For instance, the one I just used from some Brazilian beans, 300 degrees in 240 seconds, after about the fist 30 seconds, (takes that for the PID to get locked in) it's a straight line then it makes a sharp dogleg and another straight line to 340 at 360 seconds, then another slight bend and a straight line to 398 at 570 seconds, with another little bend to 414 at 700 seconds. Which is when it was set to turn off the heat and kick the fan on high for cooling. During each of these phases, it's maintaining a fairly even ROR that's is less than the previous ROR so it's maintaining a steady decline at each phase.

Doing this, I hit each one of my phases within a couple of seconds, something that's pretty dang hard to do if you are shooting for a steady arch and it's the same every time. Does not matter if I'm roasting 120 or 200 grams.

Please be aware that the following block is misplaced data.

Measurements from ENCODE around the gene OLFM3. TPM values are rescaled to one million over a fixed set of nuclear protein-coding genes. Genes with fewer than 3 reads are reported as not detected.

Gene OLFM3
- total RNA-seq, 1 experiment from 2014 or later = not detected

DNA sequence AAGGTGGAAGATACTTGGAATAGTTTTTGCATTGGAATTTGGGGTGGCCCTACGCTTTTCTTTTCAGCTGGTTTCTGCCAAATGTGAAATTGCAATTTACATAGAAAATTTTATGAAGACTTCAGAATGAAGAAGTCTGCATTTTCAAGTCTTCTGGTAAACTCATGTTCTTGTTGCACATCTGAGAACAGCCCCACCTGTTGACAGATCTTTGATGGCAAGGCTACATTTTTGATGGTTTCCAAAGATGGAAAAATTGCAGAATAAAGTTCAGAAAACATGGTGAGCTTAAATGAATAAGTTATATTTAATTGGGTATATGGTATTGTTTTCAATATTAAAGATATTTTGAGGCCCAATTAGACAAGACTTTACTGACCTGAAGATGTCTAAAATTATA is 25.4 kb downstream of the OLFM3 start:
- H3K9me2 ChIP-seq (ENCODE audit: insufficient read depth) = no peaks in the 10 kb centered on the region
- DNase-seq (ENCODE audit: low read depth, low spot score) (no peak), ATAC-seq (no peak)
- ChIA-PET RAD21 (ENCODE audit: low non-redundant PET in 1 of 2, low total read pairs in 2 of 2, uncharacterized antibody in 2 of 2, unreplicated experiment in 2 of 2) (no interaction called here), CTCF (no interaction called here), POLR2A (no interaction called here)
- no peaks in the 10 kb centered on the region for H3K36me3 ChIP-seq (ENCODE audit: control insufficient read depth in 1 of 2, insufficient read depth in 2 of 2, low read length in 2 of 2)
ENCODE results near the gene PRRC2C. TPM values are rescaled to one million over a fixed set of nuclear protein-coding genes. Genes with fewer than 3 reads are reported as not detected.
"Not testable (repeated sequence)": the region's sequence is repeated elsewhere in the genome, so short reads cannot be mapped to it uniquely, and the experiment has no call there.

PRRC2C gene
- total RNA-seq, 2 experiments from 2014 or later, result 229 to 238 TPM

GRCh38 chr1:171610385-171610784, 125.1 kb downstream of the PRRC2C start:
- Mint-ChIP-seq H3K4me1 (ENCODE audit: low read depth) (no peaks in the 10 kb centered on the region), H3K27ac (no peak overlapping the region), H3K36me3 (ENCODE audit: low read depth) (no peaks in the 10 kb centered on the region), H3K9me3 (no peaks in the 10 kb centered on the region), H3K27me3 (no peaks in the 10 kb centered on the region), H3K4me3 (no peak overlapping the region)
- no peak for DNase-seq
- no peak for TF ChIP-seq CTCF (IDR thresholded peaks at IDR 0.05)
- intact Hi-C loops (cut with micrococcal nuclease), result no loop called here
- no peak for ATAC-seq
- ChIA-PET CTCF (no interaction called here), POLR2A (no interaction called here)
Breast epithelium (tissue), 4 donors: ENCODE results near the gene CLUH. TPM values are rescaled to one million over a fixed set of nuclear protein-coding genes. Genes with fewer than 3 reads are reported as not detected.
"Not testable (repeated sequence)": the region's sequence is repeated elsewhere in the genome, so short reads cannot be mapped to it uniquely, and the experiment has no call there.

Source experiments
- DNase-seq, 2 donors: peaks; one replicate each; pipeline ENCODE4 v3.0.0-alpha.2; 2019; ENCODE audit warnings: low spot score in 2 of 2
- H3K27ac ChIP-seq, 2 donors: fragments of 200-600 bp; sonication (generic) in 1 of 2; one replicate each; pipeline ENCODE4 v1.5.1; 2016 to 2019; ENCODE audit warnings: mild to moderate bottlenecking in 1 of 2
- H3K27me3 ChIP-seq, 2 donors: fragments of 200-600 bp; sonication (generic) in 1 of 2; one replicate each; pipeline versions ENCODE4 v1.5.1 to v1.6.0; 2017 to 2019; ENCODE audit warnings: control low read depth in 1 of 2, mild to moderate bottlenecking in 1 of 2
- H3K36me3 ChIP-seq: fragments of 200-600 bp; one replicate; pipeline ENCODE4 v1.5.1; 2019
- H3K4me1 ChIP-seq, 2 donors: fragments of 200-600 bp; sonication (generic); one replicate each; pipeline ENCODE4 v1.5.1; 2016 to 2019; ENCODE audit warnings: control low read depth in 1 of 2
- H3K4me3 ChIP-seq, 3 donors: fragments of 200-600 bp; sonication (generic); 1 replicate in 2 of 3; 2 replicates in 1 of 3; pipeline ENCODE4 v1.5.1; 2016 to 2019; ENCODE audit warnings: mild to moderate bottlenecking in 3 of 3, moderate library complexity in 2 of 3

oldgearhead
An electrically heated fluid-bed roaster will have a basic curve that is favorable for coffee roasting. If fact the pioneer of the fluid-bed roaster (not the inventor), Michael Sivetz, didn't even believe in the concept.
However, if you can control the rate of bean heat rise, you can change the flavor...I do it by changing the time between blower turn-downs. Keep them moving with a positive rate of rise...
No oil on my beans...
HoldTheOnions
To be more specific, I got a really big jump from 311-349 in 30 seconds, like a jet fighter, then pretty bad flick at the end of 7degrees. If I had pulled it early then it would have been too light for my tastes. I was really only able to try it because it was 108 degrees outside. Was trying to think if I could do a smaller charge and turn down heat and air, but seemed like I would just end up in the same place and did I mention it was 108 degrees outside? So I wasn't really up for doing it a bunch of times in that heat.

That said, I probably should have reserved my judgement until I drink it and I could thoroughly test it with upgraded roaster, but it doesn't look like it's going to be very good to me. I will let you know if it is somehow magically tasty though. ;-)